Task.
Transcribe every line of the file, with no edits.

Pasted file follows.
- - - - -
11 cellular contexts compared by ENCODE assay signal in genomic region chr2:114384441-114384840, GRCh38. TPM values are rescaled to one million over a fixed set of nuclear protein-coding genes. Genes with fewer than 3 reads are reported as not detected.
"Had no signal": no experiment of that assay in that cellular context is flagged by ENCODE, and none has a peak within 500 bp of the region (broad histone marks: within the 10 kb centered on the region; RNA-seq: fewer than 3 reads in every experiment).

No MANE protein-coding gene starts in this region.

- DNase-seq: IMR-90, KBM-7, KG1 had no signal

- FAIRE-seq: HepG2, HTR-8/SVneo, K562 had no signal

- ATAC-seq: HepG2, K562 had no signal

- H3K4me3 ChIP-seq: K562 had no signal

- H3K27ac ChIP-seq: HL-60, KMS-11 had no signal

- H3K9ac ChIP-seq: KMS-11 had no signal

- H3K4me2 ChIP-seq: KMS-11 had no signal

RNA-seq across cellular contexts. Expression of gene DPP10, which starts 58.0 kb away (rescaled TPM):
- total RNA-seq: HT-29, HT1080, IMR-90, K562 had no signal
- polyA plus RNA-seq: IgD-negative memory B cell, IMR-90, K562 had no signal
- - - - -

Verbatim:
11 cellular contexts compared by ENCODE assay signal in genomic region chr2:114384441-114384840, GRCh38. TPM values are rescaled to one million over a fixed set of nuclear protein-coding genes. Genes with fewer than 3 reads are reported as not detected.
"Had no signal": no experiment of that assay in that cellular context is flagged by ENCODE, and none has a peak within 500 bp of the region (broad histone marks: within the 10 kb centered on the region; RNA-seq: fewer than 3 reads in every experiment).

No MANE protein-coding gene starts in this region.

- DNase-seq: IMR-90, KBM-7, KG1 had no signal

- FAIRE-seq: HepG2, HTR-8/SVneo, K562 had no signal

- ATAC-seq: HepG2, K562 had no signal

- H3K4me3 ChIP-seq: K562 had no signal

- H3K27ac ChIP-seq: HL-60, KMS-11 had no signal

- H3K9ac ChIP-seq: KMS-11 had no signal

- H3K4me2 ChIP-seq: KMS-11 had no signal

RNA-seq across cellular contexts. Expression of gene DPP10, which starts 58.0 kb away (rescaled TPM):
- total RNA-seq: HT-29, HT1080, IMR-90, K562 had no signal
- polyA plus RNA-seq: IgD-negative memory B cell, IMR-90, K562 had no signal